(1.124)
+ \$500 (1.090) + \$500
= \$631.00 + \$595.50 + \$562.00 + \$530.00 +
\$500
= \$2,818.50
5-23
Table 5-1
5-24
FV of an Annuity –
Using the Mathematical Formulas
FVn = PMT {(1 + r)n – 1/r}
FV n = the future of an annuity at the end of
the nth year
PMT = the annuity payment deposited or
received at the end of each year
r = the annual interest (or discount) rate
n = the number of years
5-25
FV of an Annuity –
Using the Mathematical Formulas
• What will \$500 deposited in the bank every
year for 5 years at 10% be worth?
• FV = PMT ([(1 + r)n – 1]/r)
= \$500 (5.637)
= \$2,818.50
5-26
FV of Annuity:
Changing PMT, N, and r
1. What will \$5,000 deposited annually for 50
years be worth at 7%?
FV = \$2,032,644
Contribution = 250,000 (= 5000*50)
2. Change PMT = \$6,000 for 50 years at 7%
FV = 2,439,173
Contribution= \$300,000 (= 6000*50)
5-27
FV of Annuity:
Changing PMT, N, and r
3. Change time = 60 years, \$6,000 at 7%
FV = \$4,881,122
Contribution = 360,000 (= 6000*60)
4. Change r = 9%, 60 years, \$6,000
FV = \$11,668,753
Contribution = \$360,000 (= 6000*60)
5-28
Present Value of an Annuity
• Pensions, insurance obligations, and interest
owed on bonds are all annuities. To
compare these three types of investments
we need to know the present value (PV) of
each.
5-29
Table 5-2
5-30
PV of Annuity –
Using the Mathematical Formulas
• PV of Annuity = PMT {[1 – (1 + r)–1]}/r
= 500 (4.212)
= \$2,106
5-31
Annuities Due
• Annuities due are ordinary annuities in
which all payments have been shifted
forward by one time period. Thus, with
annuity due, each annuity payment occurs
at the beginning of the period rather than at
the end of the period.
5-32
Annuities Due
• Continuing the same example: If we assume
that \$500 invested every year at 6% to be
annuity due, the future value will increase
due to compounding for one additional year.
• FV5 (annuity due) = PMT {[(1 + r)n – 1]/r}
(1 + r)
= 500(5.637)(1.06)
= \$2,987.61
(versus \$2,818.80 for ordinary annuity)
5-33
MAKING INTEREST
RATES COMPARABLE
5-34
Making Interest Rates
Comparable
• We cannot compare rates with different
compounding periods. For example, 5%
compounded annually is not the same as
5% percent compounded quarterly.
• To make the rates comparable, we compute
the annual percentage yield (APY) or
effective annual rate (EAR).
5-35
Quoted Rate versus
Effective Rate
• Quoted rate could be very different from the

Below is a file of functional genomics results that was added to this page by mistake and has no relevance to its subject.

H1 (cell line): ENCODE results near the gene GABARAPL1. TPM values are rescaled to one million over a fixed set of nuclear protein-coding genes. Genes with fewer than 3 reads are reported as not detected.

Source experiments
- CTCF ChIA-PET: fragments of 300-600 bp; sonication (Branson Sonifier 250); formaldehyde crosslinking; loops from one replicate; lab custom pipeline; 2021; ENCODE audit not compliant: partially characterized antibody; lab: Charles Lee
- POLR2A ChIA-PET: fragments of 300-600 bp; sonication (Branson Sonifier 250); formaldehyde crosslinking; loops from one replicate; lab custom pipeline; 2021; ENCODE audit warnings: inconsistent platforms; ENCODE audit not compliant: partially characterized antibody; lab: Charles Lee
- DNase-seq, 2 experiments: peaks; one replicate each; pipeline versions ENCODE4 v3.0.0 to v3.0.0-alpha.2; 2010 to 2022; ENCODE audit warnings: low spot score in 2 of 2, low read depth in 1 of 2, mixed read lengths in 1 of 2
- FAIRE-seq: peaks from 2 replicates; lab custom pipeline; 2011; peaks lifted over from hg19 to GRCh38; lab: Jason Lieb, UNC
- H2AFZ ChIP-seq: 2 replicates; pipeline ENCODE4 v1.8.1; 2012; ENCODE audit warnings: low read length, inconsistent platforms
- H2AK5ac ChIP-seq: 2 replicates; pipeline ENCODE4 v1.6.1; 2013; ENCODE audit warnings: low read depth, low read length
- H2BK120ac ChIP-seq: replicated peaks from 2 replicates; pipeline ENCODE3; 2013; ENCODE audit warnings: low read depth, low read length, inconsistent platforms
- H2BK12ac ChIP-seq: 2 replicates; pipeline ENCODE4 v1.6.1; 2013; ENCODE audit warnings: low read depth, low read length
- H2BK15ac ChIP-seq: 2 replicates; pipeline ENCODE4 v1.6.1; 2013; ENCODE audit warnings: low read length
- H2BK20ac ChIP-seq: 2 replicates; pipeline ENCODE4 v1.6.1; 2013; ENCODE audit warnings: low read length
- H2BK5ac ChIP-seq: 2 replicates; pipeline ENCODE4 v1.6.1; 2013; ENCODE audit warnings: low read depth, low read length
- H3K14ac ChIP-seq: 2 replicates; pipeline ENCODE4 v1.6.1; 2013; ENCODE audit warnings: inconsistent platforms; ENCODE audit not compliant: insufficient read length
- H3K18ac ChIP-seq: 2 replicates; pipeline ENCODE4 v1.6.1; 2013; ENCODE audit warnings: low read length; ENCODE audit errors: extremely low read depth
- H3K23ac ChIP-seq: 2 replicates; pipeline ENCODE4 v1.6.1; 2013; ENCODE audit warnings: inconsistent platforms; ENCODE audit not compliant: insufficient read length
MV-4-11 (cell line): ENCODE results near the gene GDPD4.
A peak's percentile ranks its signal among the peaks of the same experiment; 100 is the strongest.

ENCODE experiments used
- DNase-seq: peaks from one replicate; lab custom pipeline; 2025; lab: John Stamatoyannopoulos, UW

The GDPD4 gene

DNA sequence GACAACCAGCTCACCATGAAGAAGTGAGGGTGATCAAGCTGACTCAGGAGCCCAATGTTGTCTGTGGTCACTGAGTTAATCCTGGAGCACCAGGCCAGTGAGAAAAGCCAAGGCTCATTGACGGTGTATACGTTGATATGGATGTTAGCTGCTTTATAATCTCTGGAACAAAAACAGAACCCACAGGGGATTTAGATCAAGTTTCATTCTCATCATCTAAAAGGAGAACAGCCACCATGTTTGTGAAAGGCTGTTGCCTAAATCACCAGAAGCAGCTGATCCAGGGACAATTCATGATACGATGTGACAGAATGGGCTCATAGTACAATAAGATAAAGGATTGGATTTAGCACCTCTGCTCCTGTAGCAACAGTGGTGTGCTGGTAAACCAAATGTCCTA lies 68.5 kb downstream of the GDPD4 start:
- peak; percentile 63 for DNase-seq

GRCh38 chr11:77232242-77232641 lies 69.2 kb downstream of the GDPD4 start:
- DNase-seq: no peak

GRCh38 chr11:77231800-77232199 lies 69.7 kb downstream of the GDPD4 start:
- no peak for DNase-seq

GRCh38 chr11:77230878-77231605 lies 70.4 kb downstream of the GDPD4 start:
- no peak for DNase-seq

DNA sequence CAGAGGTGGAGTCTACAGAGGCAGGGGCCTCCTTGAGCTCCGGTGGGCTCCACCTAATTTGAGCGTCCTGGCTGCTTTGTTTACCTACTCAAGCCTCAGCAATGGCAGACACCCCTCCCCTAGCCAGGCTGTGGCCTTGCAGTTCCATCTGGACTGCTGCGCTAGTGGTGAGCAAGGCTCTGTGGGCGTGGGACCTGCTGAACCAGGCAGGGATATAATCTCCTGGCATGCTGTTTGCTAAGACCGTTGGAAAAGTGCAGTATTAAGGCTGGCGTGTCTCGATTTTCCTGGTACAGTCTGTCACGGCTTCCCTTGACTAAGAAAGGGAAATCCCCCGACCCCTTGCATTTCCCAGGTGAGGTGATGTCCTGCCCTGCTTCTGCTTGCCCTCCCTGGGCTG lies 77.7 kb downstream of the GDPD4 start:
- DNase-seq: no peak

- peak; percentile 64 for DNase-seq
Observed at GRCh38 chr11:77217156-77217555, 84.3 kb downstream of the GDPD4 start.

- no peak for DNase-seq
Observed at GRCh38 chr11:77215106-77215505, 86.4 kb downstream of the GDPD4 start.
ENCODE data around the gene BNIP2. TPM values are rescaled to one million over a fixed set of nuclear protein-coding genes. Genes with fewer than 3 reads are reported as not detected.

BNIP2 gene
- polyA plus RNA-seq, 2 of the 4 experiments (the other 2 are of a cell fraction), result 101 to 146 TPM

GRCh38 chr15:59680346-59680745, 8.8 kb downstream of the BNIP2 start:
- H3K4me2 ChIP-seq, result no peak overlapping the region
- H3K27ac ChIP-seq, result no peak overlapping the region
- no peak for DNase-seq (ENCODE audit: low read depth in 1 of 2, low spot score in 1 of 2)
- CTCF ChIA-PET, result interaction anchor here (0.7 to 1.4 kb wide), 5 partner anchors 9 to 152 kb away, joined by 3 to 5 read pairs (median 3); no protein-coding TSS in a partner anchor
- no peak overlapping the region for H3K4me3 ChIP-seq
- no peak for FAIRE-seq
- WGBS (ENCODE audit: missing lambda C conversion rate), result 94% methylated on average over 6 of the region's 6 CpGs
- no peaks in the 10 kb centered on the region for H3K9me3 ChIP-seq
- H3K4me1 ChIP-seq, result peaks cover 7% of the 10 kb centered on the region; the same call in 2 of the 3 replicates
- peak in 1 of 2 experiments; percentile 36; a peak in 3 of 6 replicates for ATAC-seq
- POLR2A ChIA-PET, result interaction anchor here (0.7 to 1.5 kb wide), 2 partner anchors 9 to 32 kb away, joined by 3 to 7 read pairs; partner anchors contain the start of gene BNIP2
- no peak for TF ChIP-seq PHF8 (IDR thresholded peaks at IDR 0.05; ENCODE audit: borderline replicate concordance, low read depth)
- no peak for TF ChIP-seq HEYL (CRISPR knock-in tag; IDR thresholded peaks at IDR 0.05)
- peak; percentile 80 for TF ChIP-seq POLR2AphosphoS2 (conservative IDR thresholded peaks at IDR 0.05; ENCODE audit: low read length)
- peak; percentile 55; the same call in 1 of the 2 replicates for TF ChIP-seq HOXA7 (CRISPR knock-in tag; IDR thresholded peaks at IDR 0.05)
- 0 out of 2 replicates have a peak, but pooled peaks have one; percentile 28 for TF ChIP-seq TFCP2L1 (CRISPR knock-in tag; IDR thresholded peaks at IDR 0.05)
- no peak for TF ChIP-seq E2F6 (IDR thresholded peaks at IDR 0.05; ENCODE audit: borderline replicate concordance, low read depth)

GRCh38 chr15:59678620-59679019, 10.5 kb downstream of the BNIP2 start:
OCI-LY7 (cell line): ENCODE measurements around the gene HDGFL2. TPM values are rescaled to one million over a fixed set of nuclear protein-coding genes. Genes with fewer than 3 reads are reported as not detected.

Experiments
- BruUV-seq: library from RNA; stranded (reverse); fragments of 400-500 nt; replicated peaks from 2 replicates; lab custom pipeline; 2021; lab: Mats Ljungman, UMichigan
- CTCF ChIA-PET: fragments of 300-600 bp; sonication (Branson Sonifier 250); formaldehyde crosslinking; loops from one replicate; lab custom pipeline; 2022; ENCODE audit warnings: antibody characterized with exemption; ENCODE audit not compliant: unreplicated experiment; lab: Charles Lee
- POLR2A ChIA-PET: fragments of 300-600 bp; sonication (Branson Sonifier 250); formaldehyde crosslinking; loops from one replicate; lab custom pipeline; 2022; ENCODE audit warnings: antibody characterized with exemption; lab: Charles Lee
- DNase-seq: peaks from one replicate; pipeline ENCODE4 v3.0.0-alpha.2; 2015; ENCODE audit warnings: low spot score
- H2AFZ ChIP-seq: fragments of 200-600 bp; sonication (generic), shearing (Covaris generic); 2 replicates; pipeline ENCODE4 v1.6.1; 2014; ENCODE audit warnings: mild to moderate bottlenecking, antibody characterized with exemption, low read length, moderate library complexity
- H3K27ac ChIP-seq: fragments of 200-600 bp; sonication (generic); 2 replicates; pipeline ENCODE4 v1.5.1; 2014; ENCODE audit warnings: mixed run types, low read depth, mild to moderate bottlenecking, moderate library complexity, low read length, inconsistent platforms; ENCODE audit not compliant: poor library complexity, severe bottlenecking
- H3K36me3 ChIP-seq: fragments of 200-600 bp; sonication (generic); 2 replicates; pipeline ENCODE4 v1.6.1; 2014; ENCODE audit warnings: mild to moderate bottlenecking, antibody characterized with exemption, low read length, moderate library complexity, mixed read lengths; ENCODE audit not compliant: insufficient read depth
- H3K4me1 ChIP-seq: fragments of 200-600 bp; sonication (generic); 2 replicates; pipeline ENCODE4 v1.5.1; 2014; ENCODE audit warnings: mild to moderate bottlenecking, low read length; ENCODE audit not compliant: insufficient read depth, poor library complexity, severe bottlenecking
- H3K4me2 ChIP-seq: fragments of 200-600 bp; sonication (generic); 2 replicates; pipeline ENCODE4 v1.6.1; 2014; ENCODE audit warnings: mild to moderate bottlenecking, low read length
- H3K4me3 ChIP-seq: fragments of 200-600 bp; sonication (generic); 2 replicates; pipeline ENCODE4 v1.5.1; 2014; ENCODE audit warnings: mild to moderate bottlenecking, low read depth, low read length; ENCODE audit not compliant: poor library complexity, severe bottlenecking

effective rate if compounding is not done
annually.
• Example: \$1 invested at 1% per month will
grow to \$1.126825 (= \$1.00(1.01)12) in one
year. Thus even though the interest rate
may be quoted as 12% compounded
monthly, the effective annual rate or APY is
12.68%.
5-36
Quoted Rate versus
Effective Rate
• EAR = (1 + quoted rate/m)m – 1
Where m = number of compounding periods
= (1 + 0.12/12)12 – 1
= (1.01)12 – 1
= .126825 or 12.6825%
5-37
Table 5-4
5-38
Finding PV and FV with
Nonannual Periods
• If interest is not paid annually, we need to change
the interest rate and time period to reflect the
nonannual periods while computing PV and FV.
r = stated rate/# of compounding periods
N = # of years * # of compounding periods in a year
• Example: If your investment earns 10% a year,
with quarterly compounding for 10 years, what
should we use for “r” and “N”?
r = 0.10/4 = 0.025 or 2.5%
N = 10*4 = 40 periods
5-39
THE PRESENT VALUE
OF AN UNEVEN STREAM
AND PERPETUITIES
5-40
The Present Value of an Uneven
Stream
• Some cash flow stream may not follow a
conventional pattern. For example, the cash
flows may be erratic (with some positive
cash flows and some negative cash flows) or
cash flows may be a combination of single
cash flows and annuity (as illustrated in
Table 5-5).
5-41
Table 5-5
5-42
Table 5-7
5-43
Key Terms
•
•
•
•
•
•
•
Amortized loans
Annuity
Annuity due
Annuity future value
factor
Annuity present value
factor
Compound annuity
Compound interest
•
•
•
•
•
•
•
•
Effective annual rate
Future value
Future value factor
Ordinary annuity
Present value
Present value factor
Perpetuity
Simple interest
5-44
Table 5-6